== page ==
Bears pleased with underdog role
The Colts shredded Chicago 41-10 in the teams' last meeting in 2004.
LAKE FOREST, Ill. (AP) -- It's hardly a surprise to the Chicago Bears that they are underdogs in the Super Bowl against Peyton Manning and the Indianapolis Colts' high-powered offense.
Even though the Bears have won 15 of 18 games, including two at home in the playoffs, they're not considered as good as their record, in large part because the NFC North is considered a weak division in the weaker of the NFL's two conferences.
"We've won more games than anybody else in the league. That's enough right there," Coach Lovie Smith said. The Colts also have 15 victories, including the playoffs, and four losses.
"As far as us being underdogs, if you look at what all the Colts bring to the table I could see why they would make us underdogs, but we've been in that role before and our guys like the underdog role.
"I wouldn't bet against the Bears if I were a betting man."
The Colts and Bears last met in the 2004 season at Soldier Field and Manning riddled a Chicago defense missing injured linebacker Brian Urlacher for four TD passes in a 41-10 runaway victory. Chicago's quarterback that day was rookie Craig Krenzel, who had four turnovers.
Defense to be tested
Chicago cornerbacks Charles Tillman and Nathan Vasher will be on the spot, trying to contain Marvin Harrison and Reggie Wayne. And then there's tight end Dallas Clark giving the Colts a big threat over the middle.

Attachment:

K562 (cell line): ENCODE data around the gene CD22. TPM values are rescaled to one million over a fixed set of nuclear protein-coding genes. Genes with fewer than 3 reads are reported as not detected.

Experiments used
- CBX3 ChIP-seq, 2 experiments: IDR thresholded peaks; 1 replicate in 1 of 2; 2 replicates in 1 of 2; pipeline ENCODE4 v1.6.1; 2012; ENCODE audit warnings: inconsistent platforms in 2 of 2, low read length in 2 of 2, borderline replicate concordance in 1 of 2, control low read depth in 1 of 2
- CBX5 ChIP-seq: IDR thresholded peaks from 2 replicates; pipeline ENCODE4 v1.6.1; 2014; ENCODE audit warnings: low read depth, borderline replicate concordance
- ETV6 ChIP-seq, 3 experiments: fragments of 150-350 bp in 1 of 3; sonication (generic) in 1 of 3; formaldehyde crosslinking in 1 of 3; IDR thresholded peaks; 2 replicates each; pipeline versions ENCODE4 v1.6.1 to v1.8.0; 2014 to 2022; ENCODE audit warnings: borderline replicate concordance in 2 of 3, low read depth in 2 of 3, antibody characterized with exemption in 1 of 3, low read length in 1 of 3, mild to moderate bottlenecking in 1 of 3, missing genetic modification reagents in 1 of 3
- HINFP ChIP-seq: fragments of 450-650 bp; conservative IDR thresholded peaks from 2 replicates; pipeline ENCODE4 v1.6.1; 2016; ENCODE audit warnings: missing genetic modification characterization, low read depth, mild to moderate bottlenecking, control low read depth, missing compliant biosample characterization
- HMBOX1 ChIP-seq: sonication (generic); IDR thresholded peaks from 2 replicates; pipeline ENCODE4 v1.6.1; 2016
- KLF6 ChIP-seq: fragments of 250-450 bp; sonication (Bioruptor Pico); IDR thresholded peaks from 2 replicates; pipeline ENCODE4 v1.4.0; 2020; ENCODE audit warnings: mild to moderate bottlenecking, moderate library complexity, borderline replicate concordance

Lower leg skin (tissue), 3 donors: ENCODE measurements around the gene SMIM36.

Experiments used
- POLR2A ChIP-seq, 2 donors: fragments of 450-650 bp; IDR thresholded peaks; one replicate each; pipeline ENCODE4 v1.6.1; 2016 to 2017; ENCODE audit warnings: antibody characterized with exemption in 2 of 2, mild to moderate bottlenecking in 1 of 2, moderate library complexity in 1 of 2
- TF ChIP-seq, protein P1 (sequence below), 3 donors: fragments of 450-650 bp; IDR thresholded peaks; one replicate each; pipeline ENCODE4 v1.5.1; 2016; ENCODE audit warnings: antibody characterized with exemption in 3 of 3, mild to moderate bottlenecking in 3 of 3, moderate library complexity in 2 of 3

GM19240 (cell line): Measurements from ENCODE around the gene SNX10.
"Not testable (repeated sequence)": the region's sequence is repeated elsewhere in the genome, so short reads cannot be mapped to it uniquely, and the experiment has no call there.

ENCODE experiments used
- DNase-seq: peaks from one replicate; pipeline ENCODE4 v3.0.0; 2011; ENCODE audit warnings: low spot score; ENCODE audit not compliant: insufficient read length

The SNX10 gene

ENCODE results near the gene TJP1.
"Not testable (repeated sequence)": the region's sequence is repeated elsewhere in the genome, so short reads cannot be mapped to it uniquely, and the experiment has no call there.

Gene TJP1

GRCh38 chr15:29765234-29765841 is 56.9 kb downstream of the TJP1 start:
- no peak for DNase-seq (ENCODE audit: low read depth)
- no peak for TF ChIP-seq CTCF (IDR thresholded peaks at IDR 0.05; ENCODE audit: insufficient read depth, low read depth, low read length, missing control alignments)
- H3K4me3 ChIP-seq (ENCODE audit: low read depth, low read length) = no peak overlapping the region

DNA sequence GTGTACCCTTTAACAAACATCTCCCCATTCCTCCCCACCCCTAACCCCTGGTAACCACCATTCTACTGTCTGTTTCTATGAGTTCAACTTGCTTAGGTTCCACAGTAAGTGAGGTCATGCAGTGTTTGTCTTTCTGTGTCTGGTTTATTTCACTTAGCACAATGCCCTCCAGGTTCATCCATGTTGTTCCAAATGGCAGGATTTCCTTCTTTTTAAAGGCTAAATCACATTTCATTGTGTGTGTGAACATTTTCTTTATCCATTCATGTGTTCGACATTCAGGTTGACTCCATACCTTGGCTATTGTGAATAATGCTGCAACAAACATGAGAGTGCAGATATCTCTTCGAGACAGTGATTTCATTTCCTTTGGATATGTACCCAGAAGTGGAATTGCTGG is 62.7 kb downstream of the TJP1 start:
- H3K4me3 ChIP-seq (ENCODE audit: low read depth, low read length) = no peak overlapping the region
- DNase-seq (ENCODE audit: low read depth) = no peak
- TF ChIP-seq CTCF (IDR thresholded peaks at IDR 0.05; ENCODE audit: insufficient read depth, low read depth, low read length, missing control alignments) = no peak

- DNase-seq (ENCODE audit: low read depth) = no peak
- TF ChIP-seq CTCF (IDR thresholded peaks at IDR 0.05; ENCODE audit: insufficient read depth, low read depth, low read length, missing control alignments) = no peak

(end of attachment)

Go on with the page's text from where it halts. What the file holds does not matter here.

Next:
The Bears did clamp down on the New Orleans Saints and their top-rated offense last week, coming up with four turnovers and yielding a pair of touchdowns, one an 88-yard pass to Reggie Bush.
One similarity between the Saints and Colts that won't mean much: they both play in a domed stadium. But the weather in Miami will be much better than the weather the Saints faced in Chicago.
"We've got to win it. You don't make it this far and not win it. Our goal all year has been to win the Super Bowl," linebacker Hunter Hillenmeyer said.
The Bears defense got a lift Tuesday when a judge granted a request to allow defensive tackle Tank Johnson to leave the state of Illinois as he awaits trial on gun possession charges. So, there's a Tank going to the Super Bowl.
Chicago's defense sagged in the final stages of the regular season, missing defensive tackle Tommie Harris and safety Mike Brown, both lost with injuries. Now it will be tested as much as it has all season.
One player who will have a homecoming of sorts in Miami is defensive end Adewale Ogunleye, traded from the Dolphins to the Bears during the preseason in 2004. While with the Dolphins in 2003, he led the AFC with 15 sacks.
"For me it brings it full circle," Ogunleye said. "Going back to Miami is big because that's where I started in this league, and it's going to be a little surreal."
Rookie return specialist Devin Hester, who set an NFL record this season with six returns for touchdowns, also returns a familiar setting. He played three seasons at University of Miami, doing a little bit of everything for the Hurricanes -- returning kicks, while also playing running back, receiver and defensive back.
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